Rundown of Uber’s SRE practice

Introduction

Every time you push a button like the above to request an Uber ride, you activate a sequence of (micro)service requests.

You’d never know unless you look under the hood because most of these services run solely in the background.

But almost every such service is critical to the start and completion of the Uber ride experience.

We’ll explore how Uber’s engineers assure that this goes on without trouble. The effort ties into Uber’s SRE practice, which has been part of the broader infra practice since 2014.

📊 Here are some performance stats for Uber

Uber has come a long way since its early days in San Francisco as a black-car-for-hire service…

Statistics for Uber's performance in 2021 including number of rides completed, number of microservices and the database write rate

SREs played an essential role in making sure all of the rides, microservices, and writes worked to reliable perfection.


What is Uber’s contribution to better SRE?

Like Netflix is known for Chaos Engineering, Uber is best known for its engineering prowess in distributed tracing.

It makes sense. Let me explain why this is the case.

Netflix is focused on the playback of media files so the start of playback is most important — hence chaos engineering using the “Simian Army” to assure high start rates.

For Uber, this is not the key metric. Yes, they have a resilience suite similar to Simian Army, but tracing is their holy grail. Here’s why…

Uber’s metric is requests handled i.e. rider request connecting with driver availability with destination mapping request — a simplistic but reasonable view.

This means a lot of API calls on many services. What kind of services are called per ride? Here are just some of them:

  • Logistics and routing
  • Maps and navigation
  • Supply & demand market
  • Fraud detection
  • Payments
  • Surge calculation
  • SMS, calling, messaging
  • Data warehousing + modeling

Completed requests across the entire service chain are the bread and butter of Uber. When things go wrong, it’s about tracing the multitude of API calls to find faulty service/s.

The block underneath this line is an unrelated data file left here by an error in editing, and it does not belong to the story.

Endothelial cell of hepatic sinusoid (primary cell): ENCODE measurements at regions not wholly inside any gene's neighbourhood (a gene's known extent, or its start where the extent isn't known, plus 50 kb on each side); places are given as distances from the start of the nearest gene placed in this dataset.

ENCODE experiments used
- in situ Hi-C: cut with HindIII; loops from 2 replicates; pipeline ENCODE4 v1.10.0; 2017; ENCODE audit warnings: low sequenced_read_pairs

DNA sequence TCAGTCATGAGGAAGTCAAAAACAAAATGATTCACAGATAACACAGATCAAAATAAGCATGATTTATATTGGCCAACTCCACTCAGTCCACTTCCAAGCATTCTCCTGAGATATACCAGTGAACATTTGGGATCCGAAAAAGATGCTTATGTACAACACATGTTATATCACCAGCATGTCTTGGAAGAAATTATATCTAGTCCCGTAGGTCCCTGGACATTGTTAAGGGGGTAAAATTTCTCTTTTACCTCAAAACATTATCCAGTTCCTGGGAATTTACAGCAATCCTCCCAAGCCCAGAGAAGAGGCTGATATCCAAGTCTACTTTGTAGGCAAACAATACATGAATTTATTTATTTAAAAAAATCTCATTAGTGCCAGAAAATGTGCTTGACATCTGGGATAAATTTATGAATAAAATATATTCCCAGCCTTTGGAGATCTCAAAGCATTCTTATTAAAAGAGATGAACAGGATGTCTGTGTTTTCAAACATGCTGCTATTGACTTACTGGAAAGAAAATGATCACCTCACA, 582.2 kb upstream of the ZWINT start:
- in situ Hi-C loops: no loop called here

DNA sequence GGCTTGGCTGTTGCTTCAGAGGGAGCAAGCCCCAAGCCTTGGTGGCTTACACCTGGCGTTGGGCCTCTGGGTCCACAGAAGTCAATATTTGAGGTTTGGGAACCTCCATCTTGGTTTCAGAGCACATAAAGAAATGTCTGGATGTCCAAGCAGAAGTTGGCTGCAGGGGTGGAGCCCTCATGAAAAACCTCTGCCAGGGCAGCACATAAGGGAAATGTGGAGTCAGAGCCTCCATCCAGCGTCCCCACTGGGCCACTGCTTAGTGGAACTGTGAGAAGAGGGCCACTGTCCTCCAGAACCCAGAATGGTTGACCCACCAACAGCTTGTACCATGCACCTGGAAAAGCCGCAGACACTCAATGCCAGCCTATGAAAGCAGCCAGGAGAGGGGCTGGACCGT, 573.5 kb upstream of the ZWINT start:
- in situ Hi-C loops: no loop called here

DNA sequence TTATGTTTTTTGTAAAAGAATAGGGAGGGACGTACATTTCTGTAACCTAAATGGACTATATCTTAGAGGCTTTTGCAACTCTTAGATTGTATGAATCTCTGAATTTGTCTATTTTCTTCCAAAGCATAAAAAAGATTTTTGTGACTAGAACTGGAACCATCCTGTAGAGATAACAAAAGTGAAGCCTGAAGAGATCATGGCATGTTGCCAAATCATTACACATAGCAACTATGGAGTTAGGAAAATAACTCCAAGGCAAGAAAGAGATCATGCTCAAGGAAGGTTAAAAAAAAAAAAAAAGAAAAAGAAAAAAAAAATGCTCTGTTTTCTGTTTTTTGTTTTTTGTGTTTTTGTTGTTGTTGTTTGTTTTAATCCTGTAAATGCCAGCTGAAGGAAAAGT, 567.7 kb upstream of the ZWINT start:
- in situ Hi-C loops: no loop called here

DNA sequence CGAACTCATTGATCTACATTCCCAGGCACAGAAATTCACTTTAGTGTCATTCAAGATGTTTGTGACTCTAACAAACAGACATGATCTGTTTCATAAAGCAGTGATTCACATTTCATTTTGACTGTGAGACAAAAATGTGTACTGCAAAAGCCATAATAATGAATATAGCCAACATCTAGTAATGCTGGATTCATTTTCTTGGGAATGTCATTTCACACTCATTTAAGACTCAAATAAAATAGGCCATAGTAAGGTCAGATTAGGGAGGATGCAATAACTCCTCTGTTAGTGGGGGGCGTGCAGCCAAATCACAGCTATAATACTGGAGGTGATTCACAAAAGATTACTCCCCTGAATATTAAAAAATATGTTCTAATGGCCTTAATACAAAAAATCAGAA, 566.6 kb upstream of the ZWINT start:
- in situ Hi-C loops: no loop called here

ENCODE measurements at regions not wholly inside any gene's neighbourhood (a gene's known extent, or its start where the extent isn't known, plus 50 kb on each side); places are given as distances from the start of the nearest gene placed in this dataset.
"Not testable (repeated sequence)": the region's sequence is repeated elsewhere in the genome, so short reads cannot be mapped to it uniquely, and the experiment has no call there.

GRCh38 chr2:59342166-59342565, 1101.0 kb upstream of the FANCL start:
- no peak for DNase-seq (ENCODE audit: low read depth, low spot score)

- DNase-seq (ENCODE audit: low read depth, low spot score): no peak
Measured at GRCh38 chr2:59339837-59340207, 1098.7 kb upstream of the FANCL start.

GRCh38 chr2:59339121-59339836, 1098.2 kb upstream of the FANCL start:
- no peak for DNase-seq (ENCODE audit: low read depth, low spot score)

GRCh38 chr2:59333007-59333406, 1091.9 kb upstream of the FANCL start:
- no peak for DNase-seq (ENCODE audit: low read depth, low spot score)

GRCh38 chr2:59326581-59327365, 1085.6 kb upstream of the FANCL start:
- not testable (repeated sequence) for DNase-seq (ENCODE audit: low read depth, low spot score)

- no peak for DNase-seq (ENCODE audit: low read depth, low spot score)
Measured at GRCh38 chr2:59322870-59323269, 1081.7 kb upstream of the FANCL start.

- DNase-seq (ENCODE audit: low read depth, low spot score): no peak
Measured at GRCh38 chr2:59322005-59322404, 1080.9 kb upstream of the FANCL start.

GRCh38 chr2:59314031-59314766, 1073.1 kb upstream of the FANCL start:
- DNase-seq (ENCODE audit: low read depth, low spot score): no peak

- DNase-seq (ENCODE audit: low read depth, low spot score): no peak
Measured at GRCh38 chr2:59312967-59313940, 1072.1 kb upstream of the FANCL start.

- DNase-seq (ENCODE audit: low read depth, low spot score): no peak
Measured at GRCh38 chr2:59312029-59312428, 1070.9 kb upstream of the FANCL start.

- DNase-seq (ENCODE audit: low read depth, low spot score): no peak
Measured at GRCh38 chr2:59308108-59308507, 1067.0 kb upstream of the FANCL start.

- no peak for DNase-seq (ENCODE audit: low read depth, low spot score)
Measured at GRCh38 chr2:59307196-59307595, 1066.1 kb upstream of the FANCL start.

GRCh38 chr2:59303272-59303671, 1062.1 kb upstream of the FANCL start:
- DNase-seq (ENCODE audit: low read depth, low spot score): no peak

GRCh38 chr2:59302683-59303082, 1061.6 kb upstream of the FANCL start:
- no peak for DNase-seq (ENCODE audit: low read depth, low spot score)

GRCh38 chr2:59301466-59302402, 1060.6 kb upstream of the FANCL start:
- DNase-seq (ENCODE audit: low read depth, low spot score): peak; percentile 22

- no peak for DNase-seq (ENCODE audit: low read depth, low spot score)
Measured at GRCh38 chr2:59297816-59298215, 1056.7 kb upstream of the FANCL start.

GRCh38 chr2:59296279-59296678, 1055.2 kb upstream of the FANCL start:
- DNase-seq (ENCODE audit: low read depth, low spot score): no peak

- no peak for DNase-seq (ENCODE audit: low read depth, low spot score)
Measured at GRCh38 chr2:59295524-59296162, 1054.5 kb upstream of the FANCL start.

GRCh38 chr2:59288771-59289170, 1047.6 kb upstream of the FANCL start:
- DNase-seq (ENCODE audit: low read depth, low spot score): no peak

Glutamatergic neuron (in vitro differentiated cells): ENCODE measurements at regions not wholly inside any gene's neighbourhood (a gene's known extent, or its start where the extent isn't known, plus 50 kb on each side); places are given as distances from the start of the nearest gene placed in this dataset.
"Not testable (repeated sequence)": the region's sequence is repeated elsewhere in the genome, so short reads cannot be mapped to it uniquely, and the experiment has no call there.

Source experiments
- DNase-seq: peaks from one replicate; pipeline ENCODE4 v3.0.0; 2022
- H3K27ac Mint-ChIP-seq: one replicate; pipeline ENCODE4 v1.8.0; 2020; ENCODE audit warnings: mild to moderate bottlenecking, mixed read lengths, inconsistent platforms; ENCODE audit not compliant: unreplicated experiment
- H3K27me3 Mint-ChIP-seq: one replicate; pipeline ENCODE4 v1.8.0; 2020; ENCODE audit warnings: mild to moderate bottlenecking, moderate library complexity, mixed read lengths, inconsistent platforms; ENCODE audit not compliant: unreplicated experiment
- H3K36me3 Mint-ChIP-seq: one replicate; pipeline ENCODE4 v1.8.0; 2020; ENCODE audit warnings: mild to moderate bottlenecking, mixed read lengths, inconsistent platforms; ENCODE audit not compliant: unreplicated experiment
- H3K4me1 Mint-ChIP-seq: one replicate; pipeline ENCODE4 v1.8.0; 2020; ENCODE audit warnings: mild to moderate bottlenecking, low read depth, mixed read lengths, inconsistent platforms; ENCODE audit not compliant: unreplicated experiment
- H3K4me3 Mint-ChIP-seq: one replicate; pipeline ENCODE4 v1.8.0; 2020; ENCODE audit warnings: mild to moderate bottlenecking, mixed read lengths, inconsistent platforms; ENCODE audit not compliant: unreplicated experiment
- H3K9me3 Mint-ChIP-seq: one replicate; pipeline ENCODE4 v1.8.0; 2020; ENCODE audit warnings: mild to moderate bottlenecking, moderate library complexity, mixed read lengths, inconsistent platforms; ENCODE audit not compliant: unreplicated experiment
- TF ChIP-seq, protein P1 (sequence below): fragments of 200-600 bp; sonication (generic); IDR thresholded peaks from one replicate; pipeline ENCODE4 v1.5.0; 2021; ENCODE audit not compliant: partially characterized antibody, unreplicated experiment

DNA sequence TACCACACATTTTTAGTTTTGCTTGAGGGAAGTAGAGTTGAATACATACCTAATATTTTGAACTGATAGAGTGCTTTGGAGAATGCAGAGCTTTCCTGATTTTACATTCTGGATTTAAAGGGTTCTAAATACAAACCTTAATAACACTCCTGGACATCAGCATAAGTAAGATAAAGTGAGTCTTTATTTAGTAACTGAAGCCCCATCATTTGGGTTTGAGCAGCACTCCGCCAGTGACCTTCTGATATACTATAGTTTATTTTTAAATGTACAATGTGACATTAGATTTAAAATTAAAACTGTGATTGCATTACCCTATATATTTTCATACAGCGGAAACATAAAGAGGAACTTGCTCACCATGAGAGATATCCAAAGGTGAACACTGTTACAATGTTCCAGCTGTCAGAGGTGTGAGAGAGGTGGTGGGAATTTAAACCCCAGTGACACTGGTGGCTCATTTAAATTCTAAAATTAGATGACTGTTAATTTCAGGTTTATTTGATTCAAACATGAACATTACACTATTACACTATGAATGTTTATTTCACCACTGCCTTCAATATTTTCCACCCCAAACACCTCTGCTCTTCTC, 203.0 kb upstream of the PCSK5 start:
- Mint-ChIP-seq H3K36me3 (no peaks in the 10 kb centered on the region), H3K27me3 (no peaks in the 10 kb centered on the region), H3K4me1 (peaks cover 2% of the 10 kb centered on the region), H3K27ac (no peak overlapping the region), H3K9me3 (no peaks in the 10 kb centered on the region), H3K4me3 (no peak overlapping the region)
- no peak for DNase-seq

That’s why one of Uber’s engineers, Yuri Shkuro, developed a distributed tracing tool that could handle Uber’s heavy serviceload and traffic. This tool is called Jaeger (video).

I wrote about Jaeger a couple of years ago, so I’ll link to that post once I’ve reposted it here. But that is beyond the scope of this overview of Uber’s SRE practice. Let’s continue…


🤝How SRE fits into the Uber org and culture

Team formation

SRE teams at Uber can be found in 2 forms: as embedded teams or as handlers of infrastructure-at-large.

Embedded SRE teams work alongside or within engineering teams responsible for services like data engineering, front/backend and real-time matching.

Infrastructure-at-large SRE teams take ownership of an aspect of infrastructure across the entire Uber organization. Examples of aspects include security, storage, compute and observability.

It appears that an SRE team owns observability across the entire org and instruments it into all services!

According to Uber’s first SRE hire, Rick Boone, the observability function is too critical to Uber’s 99.99% uptime goal for implementation responsibility to be distributed.

It’s much easier to have one focused team do it well than ask and pray for hundreds of disparate teams to do it well.

How did SRE start at Uber?

The SRE practice in Uber was started in October 2014, a very tumultuous time for the company.

An earlier systems meltdown prompted a wake-up call about making a shift toward a reliability-focused culture.

Until this point, Uber’s 500 or so services were the responsibility of the overloaded “core infra” team. Will Larson, founder of SRE at Uber wrote at great length about this.

Prior to the existence of SRE in Uber, the core infra team had 15 engineers reacting to a myriad of operational issues including on-call, platform work and more.

There was little to no time to improve the systems, to prevent recurring issues that were, in the long run, chewing up a lot of engineer time.